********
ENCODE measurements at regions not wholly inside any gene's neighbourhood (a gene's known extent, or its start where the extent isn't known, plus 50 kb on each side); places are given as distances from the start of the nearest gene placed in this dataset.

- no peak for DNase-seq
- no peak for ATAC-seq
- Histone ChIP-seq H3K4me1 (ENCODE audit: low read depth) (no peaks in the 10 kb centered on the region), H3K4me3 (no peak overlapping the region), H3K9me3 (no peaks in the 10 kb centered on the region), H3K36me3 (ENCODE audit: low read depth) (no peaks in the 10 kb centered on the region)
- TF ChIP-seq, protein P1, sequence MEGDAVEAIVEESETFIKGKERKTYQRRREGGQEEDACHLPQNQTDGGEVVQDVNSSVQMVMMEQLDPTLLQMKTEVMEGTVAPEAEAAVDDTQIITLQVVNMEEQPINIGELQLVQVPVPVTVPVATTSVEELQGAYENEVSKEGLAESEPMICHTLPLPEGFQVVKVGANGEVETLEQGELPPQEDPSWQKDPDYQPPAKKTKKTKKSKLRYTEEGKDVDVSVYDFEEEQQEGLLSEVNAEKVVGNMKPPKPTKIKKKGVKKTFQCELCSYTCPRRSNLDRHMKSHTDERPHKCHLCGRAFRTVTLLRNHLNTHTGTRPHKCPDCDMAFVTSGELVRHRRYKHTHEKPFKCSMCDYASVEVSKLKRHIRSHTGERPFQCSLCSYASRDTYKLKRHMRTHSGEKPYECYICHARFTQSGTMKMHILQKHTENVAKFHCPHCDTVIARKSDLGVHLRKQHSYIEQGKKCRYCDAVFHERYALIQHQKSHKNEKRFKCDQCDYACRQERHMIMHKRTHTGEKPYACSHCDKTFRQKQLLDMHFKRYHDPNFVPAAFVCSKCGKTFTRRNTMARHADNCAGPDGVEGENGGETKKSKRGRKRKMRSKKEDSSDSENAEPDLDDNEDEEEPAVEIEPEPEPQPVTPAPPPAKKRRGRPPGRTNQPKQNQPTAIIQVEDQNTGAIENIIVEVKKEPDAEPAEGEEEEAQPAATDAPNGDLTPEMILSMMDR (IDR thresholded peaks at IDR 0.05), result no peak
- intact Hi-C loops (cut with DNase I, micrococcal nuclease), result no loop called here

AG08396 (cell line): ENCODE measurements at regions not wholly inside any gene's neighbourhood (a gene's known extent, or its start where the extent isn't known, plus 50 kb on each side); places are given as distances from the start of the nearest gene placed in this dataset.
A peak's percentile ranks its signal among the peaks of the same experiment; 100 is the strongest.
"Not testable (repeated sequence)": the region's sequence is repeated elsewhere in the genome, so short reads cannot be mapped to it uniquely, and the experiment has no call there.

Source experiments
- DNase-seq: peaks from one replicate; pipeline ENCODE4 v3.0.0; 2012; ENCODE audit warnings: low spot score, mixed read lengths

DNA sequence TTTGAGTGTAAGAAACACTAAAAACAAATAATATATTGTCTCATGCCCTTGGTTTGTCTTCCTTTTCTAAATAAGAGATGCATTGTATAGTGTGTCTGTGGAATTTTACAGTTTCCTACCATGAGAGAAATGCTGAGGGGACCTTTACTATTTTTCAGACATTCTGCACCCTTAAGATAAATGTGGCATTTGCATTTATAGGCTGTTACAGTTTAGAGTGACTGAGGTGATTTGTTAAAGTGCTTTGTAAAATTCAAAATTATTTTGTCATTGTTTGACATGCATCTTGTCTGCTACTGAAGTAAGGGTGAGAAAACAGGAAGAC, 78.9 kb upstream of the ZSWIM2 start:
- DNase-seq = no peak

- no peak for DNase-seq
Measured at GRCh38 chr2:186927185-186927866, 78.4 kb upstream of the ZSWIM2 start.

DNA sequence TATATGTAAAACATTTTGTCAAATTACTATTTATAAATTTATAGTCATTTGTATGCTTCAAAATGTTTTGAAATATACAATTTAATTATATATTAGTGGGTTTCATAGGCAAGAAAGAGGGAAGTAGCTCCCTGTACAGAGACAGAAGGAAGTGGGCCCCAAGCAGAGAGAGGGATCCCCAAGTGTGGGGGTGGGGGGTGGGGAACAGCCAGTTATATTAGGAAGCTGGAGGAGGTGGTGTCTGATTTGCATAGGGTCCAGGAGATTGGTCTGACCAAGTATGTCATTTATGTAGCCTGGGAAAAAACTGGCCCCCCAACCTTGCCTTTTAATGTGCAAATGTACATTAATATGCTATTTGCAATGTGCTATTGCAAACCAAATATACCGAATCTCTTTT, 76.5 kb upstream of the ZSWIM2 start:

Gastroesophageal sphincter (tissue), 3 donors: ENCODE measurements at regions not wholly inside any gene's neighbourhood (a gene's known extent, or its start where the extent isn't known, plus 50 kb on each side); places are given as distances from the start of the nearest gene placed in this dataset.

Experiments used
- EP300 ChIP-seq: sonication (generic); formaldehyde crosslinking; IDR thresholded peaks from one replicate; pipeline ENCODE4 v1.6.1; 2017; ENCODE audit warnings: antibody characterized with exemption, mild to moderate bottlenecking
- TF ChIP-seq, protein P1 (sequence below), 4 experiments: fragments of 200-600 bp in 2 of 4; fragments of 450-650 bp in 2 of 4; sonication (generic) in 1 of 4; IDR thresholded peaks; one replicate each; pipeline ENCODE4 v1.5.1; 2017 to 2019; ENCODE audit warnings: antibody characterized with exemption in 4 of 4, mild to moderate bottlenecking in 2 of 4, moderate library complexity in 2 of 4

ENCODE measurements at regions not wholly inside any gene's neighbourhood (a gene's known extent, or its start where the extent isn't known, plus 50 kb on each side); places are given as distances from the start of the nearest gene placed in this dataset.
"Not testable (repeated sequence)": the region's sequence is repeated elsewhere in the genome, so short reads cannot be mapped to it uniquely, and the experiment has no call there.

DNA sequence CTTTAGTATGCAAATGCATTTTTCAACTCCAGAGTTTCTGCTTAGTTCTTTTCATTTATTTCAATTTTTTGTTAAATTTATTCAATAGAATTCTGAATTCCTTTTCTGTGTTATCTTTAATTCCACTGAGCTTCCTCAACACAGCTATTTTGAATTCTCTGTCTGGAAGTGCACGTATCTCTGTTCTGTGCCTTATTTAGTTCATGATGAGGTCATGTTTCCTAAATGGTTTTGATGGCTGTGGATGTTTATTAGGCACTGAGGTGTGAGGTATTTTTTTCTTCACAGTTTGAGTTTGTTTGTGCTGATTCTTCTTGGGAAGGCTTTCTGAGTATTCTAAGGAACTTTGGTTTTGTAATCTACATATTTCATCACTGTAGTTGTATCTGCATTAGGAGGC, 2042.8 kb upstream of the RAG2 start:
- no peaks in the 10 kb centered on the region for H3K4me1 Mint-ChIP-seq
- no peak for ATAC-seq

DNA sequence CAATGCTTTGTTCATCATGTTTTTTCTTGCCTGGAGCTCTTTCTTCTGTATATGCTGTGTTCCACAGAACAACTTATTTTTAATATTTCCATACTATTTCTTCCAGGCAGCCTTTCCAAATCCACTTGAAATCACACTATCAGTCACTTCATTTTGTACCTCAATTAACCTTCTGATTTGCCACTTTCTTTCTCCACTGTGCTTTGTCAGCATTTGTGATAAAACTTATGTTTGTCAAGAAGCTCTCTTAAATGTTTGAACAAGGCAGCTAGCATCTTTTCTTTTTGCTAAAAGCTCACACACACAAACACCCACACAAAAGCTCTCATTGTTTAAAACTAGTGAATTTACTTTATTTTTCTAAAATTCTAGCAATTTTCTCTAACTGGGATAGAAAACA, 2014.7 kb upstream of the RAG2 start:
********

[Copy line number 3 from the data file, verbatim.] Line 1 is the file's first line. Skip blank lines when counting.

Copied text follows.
- no peak for ATAC-seq